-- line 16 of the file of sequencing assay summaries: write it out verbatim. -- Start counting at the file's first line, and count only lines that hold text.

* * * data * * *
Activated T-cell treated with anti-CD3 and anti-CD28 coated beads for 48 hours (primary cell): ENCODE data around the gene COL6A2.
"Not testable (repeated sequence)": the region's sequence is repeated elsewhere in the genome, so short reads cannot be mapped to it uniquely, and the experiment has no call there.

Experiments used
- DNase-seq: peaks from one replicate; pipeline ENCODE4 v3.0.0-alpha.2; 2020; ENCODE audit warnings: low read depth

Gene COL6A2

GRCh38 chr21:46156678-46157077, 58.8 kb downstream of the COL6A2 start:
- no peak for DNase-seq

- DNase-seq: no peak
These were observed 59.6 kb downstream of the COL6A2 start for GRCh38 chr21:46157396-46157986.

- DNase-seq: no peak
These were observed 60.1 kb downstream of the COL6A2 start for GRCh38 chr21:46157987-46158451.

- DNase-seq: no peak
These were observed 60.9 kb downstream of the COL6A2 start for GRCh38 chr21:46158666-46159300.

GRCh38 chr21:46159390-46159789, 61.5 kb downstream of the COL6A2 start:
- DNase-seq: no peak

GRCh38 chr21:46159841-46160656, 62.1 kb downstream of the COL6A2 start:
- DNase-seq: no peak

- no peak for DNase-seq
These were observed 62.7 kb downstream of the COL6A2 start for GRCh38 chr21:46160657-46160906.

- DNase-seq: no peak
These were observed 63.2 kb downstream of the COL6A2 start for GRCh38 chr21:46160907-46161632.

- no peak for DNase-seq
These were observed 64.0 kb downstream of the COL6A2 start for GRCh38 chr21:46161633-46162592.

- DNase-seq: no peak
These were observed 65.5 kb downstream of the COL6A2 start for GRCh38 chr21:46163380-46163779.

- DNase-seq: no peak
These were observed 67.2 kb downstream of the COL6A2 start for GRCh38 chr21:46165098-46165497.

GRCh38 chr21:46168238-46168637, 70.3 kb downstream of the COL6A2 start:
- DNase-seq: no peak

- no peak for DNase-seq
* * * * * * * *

GRCh38 chr21:46159841-46160656, 62.1 kb downstream of the COL6A2 start: